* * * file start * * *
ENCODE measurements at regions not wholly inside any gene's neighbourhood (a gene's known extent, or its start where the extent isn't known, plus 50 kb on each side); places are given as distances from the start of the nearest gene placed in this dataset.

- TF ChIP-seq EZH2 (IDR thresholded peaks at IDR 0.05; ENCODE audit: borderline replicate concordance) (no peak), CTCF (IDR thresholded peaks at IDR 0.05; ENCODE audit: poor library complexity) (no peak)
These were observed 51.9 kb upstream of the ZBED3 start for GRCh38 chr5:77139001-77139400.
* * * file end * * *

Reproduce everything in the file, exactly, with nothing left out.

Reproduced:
ENCODE measurements at regions not wholly inside any gene's neighbourhood (a gene's known extent, or its start where the extent isn't known, plus 50 kb on each side); places are given as distances from the start of the nearest gene placed in this dataset.

- TF ChIP-seq EZH2 (IDR thresholded peaks at IDR 0.05; ENCODE audit: borderline replicate concordance) (no peak), CTCF (IDR thresholded peaks at IDR 0.05; ENCODE audit: poor library complexity) (no peak)
These were observed 51.9 kb upstream of the ZBED3 start for GRCh38 chr5:77139001-77139400.